Kathy Adams, 31, from Portstewart in County Londonderry, said the move has made her "so angry".

According to the Northern Trust website, partners are only permitted to attend the 12 and 20 week scans.

Ms Adams miscarried during the first lockdown, leaving her "terrified" to be alone for additional appointments.

"It just makes no sense to me why we can go out to a nightclub and we can't have a birth partner in with us," Ms Adams told BBC News NI.

On Thursday, the Stormont executive announced that the legal requirement for social distancing in bars and restaurants is to be removed from 31 October.

From that date nightclubs are also to be allowed to reopen, meaning legal restrictions on dancing in venues will be scrapped.

Nightclubs in Northern Ireland will be able to reopen on 31 October

Ms Adams said that during her first pregnancy, she was told there was no heartbeat while she was own her own at one of her scans in 2020.

"I have a high-risk pregnancy so at the 20-week scan they weren't able to get all the measurements that they needed, so I subsequently had to have another three scans following that," said Ms Adams.

Ms Adams' fiance, Craig, sat in the car during the three further scans, which she said was "horrible".

"Every time I went for a scan I was thinking: 'I'm going to be told something is drastically wrong and I'm going to be in this room myself without him.'

"I was told [about the loss] on my own because he wasn't allowed into the appointment with me.

"So that was always on my mind that this was going to happen again," she added.

Current Covid-19 restrictions in Northern Ireland say a birth partner can accompany women to any pregnancy-related appointments or ultrasound scans; for induction of labour, duration of labour and birth and for up to three hours after the birth.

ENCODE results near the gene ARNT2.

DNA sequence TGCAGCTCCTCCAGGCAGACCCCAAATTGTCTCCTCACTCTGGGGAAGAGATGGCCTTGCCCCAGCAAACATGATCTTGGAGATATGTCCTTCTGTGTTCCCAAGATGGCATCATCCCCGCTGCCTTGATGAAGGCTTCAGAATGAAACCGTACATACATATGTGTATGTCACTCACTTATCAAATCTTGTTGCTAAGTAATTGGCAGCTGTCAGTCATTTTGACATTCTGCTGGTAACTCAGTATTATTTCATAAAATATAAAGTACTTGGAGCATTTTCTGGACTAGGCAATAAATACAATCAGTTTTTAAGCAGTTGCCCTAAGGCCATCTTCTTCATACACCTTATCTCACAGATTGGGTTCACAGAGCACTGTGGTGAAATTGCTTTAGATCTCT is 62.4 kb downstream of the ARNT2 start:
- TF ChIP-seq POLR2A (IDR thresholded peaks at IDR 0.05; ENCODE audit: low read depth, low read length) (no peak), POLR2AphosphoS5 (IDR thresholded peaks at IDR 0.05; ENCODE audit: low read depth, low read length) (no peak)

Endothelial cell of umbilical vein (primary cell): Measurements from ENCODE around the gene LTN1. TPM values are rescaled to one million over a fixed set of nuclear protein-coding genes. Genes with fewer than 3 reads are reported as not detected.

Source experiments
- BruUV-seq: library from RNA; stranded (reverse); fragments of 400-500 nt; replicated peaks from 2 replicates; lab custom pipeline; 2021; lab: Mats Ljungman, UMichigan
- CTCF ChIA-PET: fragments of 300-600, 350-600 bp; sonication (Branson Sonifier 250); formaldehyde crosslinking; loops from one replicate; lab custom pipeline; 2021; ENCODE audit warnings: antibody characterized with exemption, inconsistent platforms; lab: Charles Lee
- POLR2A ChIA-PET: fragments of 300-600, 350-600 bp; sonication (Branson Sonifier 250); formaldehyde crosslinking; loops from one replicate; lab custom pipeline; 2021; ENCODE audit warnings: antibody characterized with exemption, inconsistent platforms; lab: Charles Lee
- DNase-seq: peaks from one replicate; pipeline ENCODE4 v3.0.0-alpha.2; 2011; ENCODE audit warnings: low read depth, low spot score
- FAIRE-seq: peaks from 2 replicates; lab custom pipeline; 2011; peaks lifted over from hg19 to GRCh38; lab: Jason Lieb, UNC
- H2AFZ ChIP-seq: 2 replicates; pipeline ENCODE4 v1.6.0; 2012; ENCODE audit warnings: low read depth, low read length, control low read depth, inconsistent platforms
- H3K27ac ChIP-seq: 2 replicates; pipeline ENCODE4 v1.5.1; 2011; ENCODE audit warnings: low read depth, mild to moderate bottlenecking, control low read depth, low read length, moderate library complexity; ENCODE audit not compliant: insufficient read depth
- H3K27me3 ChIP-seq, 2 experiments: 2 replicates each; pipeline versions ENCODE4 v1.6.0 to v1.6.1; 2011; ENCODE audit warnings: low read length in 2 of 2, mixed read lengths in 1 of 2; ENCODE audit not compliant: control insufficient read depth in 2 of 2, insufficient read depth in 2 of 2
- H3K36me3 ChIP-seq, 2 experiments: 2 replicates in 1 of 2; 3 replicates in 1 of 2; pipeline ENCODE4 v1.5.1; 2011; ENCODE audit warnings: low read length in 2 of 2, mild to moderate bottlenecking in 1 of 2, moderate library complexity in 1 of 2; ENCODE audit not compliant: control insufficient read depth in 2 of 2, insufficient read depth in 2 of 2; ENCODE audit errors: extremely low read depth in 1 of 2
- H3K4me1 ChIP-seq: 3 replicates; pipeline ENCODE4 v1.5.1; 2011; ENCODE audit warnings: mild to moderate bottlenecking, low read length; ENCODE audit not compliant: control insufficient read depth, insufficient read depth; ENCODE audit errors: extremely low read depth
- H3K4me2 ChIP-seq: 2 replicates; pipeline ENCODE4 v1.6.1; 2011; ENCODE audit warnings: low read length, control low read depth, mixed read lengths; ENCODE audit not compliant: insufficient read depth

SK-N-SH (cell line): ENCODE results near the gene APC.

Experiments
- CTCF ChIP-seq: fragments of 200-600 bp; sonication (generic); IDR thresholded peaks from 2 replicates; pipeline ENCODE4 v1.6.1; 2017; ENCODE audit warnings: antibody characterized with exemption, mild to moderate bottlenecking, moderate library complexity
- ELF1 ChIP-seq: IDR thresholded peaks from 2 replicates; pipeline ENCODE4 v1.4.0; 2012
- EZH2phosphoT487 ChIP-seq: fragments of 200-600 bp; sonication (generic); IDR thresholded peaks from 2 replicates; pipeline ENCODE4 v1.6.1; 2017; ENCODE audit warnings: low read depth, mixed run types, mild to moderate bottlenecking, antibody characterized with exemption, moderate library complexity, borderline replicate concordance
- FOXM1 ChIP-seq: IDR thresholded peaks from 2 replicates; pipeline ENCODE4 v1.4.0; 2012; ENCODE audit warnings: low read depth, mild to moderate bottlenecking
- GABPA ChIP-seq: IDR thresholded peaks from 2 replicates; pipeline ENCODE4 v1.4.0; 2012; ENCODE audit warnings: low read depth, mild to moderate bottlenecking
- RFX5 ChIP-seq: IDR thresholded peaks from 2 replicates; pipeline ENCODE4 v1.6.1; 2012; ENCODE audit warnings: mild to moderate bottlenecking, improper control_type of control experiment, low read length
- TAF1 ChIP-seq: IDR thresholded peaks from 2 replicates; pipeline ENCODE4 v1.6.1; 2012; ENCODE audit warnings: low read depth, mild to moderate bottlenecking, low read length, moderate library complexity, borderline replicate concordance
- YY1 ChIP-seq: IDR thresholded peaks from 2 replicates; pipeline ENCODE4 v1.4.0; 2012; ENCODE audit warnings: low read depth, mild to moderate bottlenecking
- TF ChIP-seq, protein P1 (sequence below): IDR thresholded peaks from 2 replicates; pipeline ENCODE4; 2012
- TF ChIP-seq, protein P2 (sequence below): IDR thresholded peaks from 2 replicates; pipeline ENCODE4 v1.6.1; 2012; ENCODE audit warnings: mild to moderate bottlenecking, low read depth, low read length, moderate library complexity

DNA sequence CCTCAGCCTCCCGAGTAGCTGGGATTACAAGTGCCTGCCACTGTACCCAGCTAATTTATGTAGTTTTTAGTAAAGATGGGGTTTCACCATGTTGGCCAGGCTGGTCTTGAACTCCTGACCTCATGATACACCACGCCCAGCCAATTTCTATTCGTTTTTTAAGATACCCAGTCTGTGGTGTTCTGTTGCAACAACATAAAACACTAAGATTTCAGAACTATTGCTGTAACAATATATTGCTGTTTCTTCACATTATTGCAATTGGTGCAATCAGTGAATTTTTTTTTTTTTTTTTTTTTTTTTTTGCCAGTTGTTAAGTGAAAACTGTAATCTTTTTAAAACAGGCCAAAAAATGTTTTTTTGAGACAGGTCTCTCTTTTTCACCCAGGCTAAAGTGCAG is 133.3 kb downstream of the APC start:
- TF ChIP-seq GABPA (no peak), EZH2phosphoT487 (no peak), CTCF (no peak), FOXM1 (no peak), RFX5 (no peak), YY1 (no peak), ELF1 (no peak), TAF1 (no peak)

After delivery women can also receive one daily visit.

However, health trusts can set their own arrangements.

The Northern Trust, under which Ms Adams is a patient, allows partners to attend the 12 and 20 week scans and accompany the pregnant woman for the duration of labour and birth and for up to three hours after the birth.

However, the partner cannot be present during the induction of labour, "birth partners will only be admitted when labour is established", says the website.

Face-to-face visiting on the antenatal and postnatal wards is currently only permitted for one hour per week.

'It's terrifying'
Ms Adams said she doesn't think politicians understand the impact of not having your partner with you during scans and the early stages of labour.

"Unless you're in established labour no one is going to be with you, it's just going to be you in that hospital setting," she said.

"It's scary, especially as a first-time mum, it's terrifying me to think that I am going to be on my own.

"They really need to think about it and see what they can do, because it is ridiculous to me."

There is to be another review of the visiting regulations in mid-October, according to the Department of Health.